Vue aérienne du Morro de Cantagalo (Rio de Janeiro, Brésil)
This research project focused on collective arrangements for access to land and housing in developing cities that are linked with the concept of commons. It studied the implementation of some collective forms of land use in developing cities and their effects, particularly in terms of access to land and housing, reduction of urban inequalities and social inclusion.

Despite a renewed interest for the notion of “commons” within the academic world, little work has been done about land and housing issues in cities of the Global South.

Yet access to urban land is a major issue for dwellers of these rapidly growing cities and a determining factor for the improvement of their living conditions and for their access to “adequate housing”, according to UN terminology. The mainstream approach to urban land tenure, based on full individual private ownership and the free market, generates speculation and land grabbing, and exclusion of the most precarious households.

The critical dimension of the commons notion opens up innovative ways to produce housing in the Global South, according to plural perspectives that take into consideration the inhabitant’s needs and their agency abilities.


This research project aimed to highlight the diversity of hybrid, permeable, evolving commons within space and time.  These commons aim at getting and securing access rights to land and housing and associated services, which often arise from unexpected opportunities.

The research team looked at innovative ways of holding land: commonly held, with a housing function and in a nonspeculative perspective (when the transfer of land is carried out according to a framework decided beforehand by a community, without any capital benefit).


The methodology was based on case studies in developing cities:

  • The first phase of the study (2017-2018) led to three field surveys in Burkina Faso, Kenya and India.
  • The second phase (2018-2020) consisted of two additional field surveys (Brazil, Mexico), as well as the follow-up of the work carried out in New Caledonia by students in the framework of the School of Urban Affairs (Master’s Degree « Urban Planning Cycle») of Sciences Po Paris.

The team consisted of:

  • An academic with authorization to supervise research (HDR), who directed the study;
  • A research engineer, who provided the scientific coordination of the study;
  • Local researchers specialising in land and urban issues in survey countries.

The study consisted of five phases: documentary research, field research, data processing, drafting of deliverables, valorisation of  research findings.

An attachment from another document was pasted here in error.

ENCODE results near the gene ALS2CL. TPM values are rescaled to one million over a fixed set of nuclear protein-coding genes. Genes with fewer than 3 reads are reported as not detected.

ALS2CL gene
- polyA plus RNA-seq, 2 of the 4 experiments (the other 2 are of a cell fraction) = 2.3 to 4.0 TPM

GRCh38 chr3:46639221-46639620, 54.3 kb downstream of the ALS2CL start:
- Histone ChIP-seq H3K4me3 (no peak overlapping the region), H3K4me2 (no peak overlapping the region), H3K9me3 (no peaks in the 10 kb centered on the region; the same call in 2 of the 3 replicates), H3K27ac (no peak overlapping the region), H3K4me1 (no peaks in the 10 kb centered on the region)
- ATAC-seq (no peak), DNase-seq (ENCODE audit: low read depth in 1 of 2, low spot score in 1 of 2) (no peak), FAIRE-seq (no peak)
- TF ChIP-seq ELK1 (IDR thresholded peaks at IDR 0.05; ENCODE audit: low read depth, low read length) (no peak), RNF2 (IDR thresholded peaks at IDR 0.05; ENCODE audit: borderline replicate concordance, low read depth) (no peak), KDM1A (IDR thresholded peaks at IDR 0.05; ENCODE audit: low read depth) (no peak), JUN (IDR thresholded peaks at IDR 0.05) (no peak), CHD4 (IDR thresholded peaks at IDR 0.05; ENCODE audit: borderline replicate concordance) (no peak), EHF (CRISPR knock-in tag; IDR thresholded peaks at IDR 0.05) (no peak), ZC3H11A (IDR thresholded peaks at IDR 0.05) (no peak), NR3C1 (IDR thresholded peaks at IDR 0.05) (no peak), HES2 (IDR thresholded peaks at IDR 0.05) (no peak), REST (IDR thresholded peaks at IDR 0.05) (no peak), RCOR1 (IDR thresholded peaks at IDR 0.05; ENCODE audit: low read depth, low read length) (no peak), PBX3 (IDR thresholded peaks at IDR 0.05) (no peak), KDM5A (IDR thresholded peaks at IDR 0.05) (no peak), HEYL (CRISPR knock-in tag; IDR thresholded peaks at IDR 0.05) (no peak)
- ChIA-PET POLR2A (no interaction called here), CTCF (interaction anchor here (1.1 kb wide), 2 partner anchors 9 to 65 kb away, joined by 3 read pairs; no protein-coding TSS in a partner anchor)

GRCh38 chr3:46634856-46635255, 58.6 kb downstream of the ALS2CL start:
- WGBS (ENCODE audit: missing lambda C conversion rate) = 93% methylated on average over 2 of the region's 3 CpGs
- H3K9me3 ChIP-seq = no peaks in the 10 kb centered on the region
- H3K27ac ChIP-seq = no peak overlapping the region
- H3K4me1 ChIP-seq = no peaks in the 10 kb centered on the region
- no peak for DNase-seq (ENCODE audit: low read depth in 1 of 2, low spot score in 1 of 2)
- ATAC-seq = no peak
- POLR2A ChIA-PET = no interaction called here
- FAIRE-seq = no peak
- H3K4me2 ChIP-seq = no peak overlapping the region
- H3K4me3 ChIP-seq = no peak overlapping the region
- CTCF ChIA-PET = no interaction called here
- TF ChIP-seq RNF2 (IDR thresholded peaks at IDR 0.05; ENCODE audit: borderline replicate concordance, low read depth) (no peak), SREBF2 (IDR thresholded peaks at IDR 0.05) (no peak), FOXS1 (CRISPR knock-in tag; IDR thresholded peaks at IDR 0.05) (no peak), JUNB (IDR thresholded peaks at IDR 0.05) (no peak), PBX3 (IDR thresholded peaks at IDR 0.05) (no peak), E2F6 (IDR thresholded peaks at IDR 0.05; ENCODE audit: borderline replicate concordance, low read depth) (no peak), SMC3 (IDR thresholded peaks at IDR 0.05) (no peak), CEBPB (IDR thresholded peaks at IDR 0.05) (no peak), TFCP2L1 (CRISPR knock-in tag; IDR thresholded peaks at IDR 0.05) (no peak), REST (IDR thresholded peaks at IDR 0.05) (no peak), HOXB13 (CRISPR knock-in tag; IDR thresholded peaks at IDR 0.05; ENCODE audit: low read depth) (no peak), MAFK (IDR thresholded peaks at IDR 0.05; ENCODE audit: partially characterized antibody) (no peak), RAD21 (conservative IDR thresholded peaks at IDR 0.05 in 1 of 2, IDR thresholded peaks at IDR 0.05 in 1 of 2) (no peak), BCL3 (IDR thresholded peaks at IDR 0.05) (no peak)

This research project resulted in the publication of several research papers:

  • Land-based commons for inclusive cities” (available in French): this research paper presents the conclusions of 8 case studies, focused on securing popular habitat through shared ownership of the land.
  • Does Mexico’s social land still bear commons?” (available in French): Mexican common land has undergone major transformations since the 1990s. This research paper presents the study on the outskirts of the metropolitan area of Mexico City led by the students of the Urban Planning Programme of Sciences Po Paris, under the supervision of Jean-François Valette.
  • Regularizing Rio favelas through land pooling?”: the paper sheds light on an original system of collective land regularization in precarious neighborhoods, which puts into practice the notion of “plural property” running through Brazilian law, and which defends the right of the inhabitants to remain in place.
  • User cooperatives in Uruguay: the challenge of housing as common” (available in Spanish)

The final report of the research project on urban land-based commons for housing in the Global South can be downloaded here.

All the publications and events related to the research project are listed on the following website: Communs fonciers pour l’habitat – Quelle contribution à l’inclusion urbaine dans les Suds ? (


"The commons can be understood as a social policy of housing, offering access to housing to the most vulnerable social categories. Moreover, they can provide an alternative path to classical public housing policies which favor individual private property. Indeed, even though these initiatives emerge from dwellers organizations, they might be supported and framed by national governments. Often acknowledged, supported and even presented as standard to be followed, the commons have drawn increased attention recently from dwellers federations, associations, NGOs and international institutions that document their functioning and contribute to the international circulation of these alternative ideas." (Simonneau & Denis, 2021)

Project start date
Project end date
4 years
Duration of the program
Brazil, Burkina Faso, India, Kenya, New Caledonia, Mexico
80 206
Financing amount


  • Claire Simonneau, professor and researcher at Université Gustave Eiffel and researcher at the Laboratoire Techniques, territoires et sociétés (LATTS)
  • Stéphanie Leyronas, research officier at AFD